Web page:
Pitching Radio in the Age of Instagram: A Q&A with WCCO's Roshini Rajkumar
If you’re a Minnesota public relations professional seeking to boost the presence of your company’s lead executive, is there a more coveted spot on Twin Cities radio than News & Views with Roshini Rajkumar on WCCO Radio?
Regularly beating KFAN in the time slot each Sunday afternoon, Roshini discusses the latest news and politics from Minnesota and around the nation and globe. Now approaching her five-year anniversary as a host at the CBS affiliate, Roshini is also a columnist for C-Level magazine, author of the book “Communicate That: Your Toolbox for Powerful Presence” and a regular contributor for KSTP-TV’s “Twin Cities Live” and KARE-TV’s “Breaking The News." As a PR guy who himself has been a guest on her show, I’m a fan. In this interview, Roshini dishes on how PR people can pitch their clients to be in front of her microphone, why radio is still vital in the age of Twitter, Snapchat and Pinterest; and how former Secretary of State Madeleine Albright is one of her girl crushes.
In this age of blogs, podcasts, Instagram and YouTube, are radio talk shows still relevant?
“The latest survey numbers say that 93 percent of Americans listen to radio, so it’s hardly dying! What do I love about talk radio? All you have is the voice – radio is such an intimate experience for listeners.”
You’ve been a TV reporter for the NBC affiliate in Detroit and with the Fox TV affiliate in Minneapolis. How is being a news reporter different from being a talk show host?
“When I was a TV news reporter, I had to be neutral. That was the goal - neutrality. But on talk radio, I’m paid to have an opinion and ask people their opinions. My goal with my show is to eradicate ignorance – even if that means one listener at a time. Great experts – attorneys, doctors, scientists, newsmakers – help me do that. And I get to play myself. It’s me, unedited, full-throttle . . . just being Roshini.”
You are not a blonde, white Scandinavian broadcaster from Iowa. How has your cultural background impacted your career, Roshini?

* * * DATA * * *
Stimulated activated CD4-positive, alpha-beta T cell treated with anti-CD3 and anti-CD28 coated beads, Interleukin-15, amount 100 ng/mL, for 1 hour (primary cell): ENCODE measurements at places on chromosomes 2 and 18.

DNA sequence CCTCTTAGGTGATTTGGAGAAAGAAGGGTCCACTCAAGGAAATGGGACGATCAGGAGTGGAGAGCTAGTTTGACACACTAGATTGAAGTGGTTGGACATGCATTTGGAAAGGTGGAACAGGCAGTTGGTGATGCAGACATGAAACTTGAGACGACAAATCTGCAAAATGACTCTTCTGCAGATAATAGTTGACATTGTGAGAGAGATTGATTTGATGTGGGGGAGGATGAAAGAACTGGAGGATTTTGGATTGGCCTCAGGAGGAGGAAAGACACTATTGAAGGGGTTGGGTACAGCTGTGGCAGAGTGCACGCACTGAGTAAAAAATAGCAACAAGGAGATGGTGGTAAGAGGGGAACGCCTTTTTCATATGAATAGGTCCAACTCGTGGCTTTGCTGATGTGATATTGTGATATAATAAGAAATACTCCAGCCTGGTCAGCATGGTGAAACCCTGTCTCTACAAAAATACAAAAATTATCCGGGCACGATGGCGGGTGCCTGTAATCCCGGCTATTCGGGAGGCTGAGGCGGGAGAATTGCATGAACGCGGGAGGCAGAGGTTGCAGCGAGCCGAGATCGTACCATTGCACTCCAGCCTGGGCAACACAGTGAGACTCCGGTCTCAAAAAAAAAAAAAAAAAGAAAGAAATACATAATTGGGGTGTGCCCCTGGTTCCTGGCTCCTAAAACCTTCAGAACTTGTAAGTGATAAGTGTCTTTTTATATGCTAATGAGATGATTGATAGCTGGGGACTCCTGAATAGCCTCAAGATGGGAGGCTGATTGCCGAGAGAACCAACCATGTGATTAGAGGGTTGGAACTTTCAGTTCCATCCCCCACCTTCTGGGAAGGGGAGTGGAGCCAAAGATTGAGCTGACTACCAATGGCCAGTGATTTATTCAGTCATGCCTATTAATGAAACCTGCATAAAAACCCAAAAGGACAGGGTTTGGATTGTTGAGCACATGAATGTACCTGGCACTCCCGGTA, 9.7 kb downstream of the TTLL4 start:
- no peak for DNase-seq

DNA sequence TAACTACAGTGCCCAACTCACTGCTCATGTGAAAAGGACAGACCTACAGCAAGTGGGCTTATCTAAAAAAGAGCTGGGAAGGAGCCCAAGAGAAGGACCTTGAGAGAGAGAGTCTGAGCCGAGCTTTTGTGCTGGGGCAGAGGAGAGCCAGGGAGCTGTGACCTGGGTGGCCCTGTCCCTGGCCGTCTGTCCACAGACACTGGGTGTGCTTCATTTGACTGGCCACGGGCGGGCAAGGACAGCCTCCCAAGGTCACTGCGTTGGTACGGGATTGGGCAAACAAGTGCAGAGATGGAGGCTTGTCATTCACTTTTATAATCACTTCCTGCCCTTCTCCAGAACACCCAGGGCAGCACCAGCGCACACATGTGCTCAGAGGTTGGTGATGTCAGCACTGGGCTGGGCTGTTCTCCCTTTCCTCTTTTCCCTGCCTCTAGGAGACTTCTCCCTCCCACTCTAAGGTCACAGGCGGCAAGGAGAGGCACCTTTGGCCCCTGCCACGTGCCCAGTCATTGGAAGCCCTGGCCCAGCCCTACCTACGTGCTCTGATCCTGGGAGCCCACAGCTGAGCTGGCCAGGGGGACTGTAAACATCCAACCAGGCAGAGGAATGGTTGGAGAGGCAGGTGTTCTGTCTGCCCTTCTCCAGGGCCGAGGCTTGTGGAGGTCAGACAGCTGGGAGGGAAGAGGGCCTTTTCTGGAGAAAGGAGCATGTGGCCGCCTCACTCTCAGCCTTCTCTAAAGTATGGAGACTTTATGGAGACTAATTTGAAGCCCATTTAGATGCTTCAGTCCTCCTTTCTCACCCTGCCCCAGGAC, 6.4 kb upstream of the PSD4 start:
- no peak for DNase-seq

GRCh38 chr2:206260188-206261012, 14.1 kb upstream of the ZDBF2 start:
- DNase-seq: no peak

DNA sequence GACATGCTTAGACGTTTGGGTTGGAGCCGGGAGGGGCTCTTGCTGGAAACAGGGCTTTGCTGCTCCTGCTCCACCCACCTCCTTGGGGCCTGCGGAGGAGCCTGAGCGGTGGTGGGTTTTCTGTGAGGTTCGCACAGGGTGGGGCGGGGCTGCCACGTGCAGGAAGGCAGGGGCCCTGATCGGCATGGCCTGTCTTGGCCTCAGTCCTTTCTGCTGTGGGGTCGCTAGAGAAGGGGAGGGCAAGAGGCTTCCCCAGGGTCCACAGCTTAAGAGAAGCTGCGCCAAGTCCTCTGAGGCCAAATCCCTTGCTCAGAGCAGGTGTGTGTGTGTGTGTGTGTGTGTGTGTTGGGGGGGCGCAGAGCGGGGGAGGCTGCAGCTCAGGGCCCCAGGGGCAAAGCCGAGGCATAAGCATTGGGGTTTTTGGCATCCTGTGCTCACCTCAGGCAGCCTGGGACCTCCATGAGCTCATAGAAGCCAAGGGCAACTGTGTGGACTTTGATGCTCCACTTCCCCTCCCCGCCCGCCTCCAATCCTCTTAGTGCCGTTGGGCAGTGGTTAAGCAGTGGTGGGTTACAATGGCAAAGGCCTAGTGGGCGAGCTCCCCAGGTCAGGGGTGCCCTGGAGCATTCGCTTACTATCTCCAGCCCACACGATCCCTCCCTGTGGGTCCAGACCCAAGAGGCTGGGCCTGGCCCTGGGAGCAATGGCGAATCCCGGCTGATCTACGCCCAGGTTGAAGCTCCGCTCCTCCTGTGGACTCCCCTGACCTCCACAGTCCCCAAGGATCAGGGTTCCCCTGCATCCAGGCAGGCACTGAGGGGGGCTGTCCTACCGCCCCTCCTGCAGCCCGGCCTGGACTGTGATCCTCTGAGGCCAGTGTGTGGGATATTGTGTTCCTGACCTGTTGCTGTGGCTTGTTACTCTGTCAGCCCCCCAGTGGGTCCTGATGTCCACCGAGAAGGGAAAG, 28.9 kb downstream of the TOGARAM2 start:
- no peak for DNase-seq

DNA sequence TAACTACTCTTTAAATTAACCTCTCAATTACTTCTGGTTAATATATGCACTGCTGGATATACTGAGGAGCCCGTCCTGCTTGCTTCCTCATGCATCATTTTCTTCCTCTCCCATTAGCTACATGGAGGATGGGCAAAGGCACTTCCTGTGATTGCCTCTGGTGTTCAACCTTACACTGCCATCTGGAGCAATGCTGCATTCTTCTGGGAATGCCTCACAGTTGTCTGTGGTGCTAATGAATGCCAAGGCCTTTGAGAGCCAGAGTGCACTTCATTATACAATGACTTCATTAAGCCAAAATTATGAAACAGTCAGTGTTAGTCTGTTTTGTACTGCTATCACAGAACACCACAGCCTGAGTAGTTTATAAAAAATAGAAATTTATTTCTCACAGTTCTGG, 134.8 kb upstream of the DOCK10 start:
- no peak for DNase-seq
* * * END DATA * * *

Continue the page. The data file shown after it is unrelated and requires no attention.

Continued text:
“I was born in Sri Lanka and raised Catholic; most people in my home country were Hindus or Buddhists. Then my parents brought me to the U.S. when I was two years old – and I grew up in Edina, a very white, Nordic Lutheran culture where I was raised to take on what was in front of us but also celebrate Eastern traditions. I was one of the few people of color in my entire school. But Edina was also a community of excellence and challenge. Of course, when you’re South Asian, your parents expect you to go to graduate school and succeed. So a combination of the ambitious culture of Edina and my South Asian parents guided a lot of the drive in my DNA!”
What should PR professionals know about pitching a guest on your WCCO Radio Sunday afternoon show?“My biggest tip for PR people is: generic pitches never work for me. Less is more, think quality over quantity when you’re pitching your client to me or others. Know the format of the media outlet you’re pitching and understand its audience! I’m the managing editor, host and co-producer of my show. Lindsay Guentzel co-produces the show. I try to respond to every PR person’s email that I receive at email@example.com. Sometimes I’ll forward your PR pitch to my producer and say, ‘I like this one.’ Or I may send your pitch to a producer of a different WCCO Radio show for which your interview might be a better fit.